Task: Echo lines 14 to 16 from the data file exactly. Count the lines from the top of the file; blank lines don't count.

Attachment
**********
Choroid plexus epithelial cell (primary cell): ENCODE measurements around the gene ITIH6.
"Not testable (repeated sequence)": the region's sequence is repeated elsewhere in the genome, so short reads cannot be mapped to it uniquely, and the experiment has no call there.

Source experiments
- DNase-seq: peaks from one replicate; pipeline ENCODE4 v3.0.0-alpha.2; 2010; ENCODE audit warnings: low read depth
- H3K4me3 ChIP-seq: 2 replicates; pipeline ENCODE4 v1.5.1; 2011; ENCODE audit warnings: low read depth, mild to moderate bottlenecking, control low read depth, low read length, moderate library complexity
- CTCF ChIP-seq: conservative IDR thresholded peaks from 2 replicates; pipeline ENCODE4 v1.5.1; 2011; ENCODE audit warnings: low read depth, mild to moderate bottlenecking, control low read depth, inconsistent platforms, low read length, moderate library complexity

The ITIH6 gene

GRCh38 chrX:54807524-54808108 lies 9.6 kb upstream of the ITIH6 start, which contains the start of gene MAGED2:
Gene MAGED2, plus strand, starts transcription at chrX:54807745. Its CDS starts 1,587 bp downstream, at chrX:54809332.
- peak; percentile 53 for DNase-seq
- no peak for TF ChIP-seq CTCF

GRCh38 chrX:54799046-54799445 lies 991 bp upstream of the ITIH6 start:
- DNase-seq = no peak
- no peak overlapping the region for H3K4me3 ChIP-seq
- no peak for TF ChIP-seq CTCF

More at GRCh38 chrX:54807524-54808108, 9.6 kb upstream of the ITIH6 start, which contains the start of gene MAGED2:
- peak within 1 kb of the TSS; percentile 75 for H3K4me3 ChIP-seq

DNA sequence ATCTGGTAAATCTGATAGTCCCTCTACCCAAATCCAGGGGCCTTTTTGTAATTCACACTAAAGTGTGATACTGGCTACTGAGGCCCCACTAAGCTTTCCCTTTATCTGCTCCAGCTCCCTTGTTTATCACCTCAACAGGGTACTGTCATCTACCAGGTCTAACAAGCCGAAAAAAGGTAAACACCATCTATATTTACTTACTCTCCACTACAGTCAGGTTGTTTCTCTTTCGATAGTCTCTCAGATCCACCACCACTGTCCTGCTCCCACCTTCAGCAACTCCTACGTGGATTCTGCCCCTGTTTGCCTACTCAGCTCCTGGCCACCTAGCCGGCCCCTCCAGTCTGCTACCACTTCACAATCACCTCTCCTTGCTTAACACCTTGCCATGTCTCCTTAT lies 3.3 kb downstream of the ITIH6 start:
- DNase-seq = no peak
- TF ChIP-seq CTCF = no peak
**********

- no peak overlapping the region for H3K4me3 ChIP-seq
- no peak for TF ChIP-seq CTCF

More at GRCh38 chrX:54807524-54808108, 9.6 kb upstream of the ITIH6 start, which contains the start of gene MAGED2: